A while ago when I did my blog book tour for RealmShift and MageSign one of the people kind enough to host me was Pat Bertram. She hosted the interview with Isiah, the protagonist from the books. I’m very pleased now to return the favour and host a guest post from Pat as she travels on her own blog book tour, promoting Daughter Am I. Here Pat gives good advice about a writer’s tools of the trade.
Like other construction workers, we creators of word worlds own toolboxes filled with necessary implements. We have hooks to hook the reader, glue to glue their attention, a feather or two to tickle their funny bones.
We find nails to nail our points and hammers to hammer them home. We find nuts and bolts to connect our story elements and trowels with which to lay a concrete foundation. And we find pliers for getting the attention of agents and editors, because we all know that task is as difficult and painful as pulling out our own teeth. (Word of caution: Do not use pliers on said agents/editors. They might take offense and refuse to look at your work.)
We need awls and augers (maybe even augurs) to poke holes in our inflated prose, and we need saws to cut away the deadwood. And we definitely need screwdrivers to screw up our courage and we need screwdrivers to drown our sorrows when agents/editors/critics shoot us down again. (A bulletproof vest would also come in handy, but they are too bulky to fit in the box, and besides, they make our clothes fit funny.)
But the most important and versatile tool of all is the chisel. We can use it to knock the chip off our shoulders. Perhaps you’re right and agents/editors are idiots who can’t recognize good prose. But perhaps they are idiots who can recognize good prose, and you’re not writing it yet. (Notice I say you? I, of course, write excellent prose. Agents/editors just don’t recognize my good prose when they see it.)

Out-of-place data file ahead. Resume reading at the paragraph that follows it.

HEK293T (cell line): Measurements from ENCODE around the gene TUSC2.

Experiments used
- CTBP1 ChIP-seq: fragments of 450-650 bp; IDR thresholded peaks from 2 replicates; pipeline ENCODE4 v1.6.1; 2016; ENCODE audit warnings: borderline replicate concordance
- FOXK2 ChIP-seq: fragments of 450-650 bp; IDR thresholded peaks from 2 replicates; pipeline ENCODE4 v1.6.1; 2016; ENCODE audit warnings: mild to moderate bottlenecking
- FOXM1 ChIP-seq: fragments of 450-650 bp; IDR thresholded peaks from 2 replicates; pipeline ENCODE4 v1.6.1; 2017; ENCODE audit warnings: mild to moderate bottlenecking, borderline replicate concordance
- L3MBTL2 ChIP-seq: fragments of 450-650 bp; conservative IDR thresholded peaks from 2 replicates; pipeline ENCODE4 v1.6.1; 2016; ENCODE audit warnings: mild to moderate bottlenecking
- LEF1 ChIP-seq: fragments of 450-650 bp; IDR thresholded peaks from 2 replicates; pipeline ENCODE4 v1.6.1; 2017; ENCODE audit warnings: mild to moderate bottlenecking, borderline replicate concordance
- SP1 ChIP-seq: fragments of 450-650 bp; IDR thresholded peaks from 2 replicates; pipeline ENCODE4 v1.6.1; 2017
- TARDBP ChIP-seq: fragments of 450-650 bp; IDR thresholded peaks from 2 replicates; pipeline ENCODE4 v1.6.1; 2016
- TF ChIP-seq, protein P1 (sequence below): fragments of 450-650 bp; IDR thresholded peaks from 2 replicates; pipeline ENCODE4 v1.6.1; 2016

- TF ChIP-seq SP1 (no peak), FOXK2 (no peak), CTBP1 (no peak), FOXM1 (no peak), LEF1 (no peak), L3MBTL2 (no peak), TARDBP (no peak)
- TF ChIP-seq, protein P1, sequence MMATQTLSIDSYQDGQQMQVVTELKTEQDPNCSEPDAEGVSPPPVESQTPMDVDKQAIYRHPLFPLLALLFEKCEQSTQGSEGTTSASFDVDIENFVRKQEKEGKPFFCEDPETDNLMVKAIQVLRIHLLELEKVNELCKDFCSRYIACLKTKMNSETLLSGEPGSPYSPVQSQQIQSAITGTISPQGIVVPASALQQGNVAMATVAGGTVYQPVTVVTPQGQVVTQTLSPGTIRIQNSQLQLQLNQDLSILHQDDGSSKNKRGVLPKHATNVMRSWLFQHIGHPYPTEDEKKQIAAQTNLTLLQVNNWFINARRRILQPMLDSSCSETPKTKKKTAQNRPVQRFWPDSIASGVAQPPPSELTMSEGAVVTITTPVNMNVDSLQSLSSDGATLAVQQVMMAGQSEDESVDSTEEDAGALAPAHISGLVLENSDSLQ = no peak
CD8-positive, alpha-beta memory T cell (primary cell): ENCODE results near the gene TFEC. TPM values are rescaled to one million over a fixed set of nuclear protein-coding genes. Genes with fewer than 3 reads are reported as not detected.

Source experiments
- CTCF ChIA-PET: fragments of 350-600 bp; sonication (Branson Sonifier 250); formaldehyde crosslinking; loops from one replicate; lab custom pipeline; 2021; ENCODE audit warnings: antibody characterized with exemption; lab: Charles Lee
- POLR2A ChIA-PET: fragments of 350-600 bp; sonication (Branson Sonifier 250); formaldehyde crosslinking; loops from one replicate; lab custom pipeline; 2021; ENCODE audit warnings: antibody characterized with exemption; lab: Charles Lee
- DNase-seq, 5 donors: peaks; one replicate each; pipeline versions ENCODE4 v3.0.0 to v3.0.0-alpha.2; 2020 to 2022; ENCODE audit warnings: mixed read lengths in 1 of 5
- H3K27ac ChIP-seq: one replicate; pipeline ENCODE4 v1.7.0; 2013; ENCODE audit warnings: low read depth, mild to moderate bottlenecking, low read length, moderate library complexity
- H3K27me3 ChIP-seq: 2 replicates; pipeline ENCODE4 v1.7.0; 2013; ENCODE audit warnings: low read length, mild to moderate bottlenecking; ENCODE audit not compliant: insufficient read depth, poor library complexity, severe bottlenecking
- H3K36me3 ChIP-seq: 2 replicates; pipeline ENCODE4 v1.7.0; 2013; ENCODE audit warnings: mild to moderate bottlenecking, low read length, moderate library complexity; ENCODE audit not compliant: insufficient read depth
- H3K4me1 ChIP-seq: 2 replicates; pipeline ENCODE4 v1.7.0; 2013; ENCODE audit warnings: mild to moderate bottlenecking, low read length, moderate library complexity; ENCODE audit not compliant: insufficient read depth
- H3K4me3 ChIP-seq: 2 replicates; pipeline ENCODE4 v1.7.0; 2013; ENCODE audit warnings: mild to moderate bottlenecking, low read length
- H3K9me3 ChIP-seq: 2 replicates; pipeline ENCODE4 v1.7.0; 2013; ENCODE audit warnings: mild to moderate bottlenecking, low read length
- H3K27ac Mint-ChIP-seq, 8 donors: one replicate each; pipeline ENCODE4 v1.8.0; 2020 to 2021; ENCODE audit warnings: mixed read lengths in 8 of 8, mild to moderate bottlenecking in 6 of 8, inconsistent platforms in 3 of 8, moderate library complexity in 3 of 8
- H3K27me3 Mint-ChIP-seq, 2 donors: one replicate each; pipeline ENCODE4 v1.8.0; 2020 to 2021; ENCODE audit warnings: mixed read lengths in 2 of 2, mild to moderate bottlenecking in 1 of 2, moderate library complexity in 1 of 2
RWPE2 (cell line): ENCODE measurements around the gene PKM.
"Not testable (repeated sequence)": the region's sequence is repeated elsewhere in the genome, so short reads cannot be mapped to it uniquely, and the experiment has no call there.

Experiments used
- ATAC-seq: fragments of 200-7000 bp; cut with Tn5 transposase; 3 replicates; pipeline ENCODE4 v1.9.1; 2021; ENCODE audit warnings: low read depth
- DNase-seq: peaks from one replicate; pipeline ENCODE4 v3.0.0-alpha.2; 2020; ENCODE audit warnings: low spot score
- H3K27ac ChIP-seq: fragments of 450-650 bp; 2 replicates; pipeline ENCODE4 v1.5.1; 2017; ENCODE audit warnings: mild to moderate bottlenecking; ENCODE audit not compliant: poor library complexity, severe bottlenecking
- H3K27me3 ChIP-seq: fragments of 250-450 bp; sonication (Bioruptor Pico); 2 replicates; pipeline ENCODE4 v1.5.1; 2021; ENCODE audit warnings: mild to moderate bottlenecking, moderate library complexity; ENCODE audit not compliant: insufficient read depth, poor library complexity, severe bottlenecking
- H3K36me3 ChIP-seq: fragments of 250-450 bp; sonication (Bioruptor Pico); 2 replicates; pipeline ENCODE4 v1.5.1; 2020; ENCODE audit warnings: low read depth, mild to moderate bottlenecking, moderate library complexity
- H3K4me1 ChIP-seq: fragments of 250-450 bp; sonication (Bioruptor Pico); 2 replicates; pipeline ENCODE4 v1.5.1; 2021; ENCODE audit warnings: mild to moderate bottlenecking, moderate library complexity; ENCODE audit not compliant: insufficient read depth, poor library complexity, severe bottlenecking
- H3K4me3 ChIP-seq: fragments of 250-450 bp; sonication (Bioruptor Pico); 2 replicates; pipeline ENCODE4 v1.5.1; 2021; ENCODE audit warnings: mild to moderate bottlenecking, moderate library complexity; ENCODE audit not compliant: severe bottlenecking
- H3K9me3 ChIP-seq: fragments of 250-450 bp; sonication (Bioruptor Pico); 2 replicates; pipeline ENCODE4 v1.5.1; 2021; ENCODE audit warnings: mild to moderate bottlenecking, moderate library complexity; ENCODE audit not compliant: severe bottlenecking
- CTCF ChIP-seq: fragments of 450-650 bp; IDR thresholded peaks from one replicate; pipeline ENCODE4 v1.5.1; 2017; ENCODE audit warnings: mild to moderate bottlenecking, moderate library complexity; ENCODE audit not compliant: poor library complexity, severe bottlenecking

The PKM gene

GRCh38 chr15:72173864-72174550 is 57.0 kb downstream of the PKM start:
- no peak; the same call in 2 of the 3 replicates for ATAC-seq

Chisels will help keep criticism and compliments at more than arm’s length. Too much criticism can kill creativity; too many compliments may keep us from improving. And we can all improve.
A chisel will help pare away verbiage, those superfluous words and elements that blunt the clear lines of our prose. For example, I chiseled away excess from the phrase excess verbiage, since it’s redundant. Verbiage by definition is excess.
And a chisel will help us shape our story into a world so vital and inviting readers won’t be able to tear themselves away.
So, let’s open our toolboxes and get to work.
Pat Bertram is a native of Colorado and a lifelong resident. When the traditional publishers stopped publishing her favorite type of book — character and story driven novels that can’t easily be slotted into a genre — she decided to write her own. Daughter Am I is Bertram’s third novel to be published by Second Wind Publishing, LLC. Also available are More Deaths Than One and A Spark of Heavenly Fire.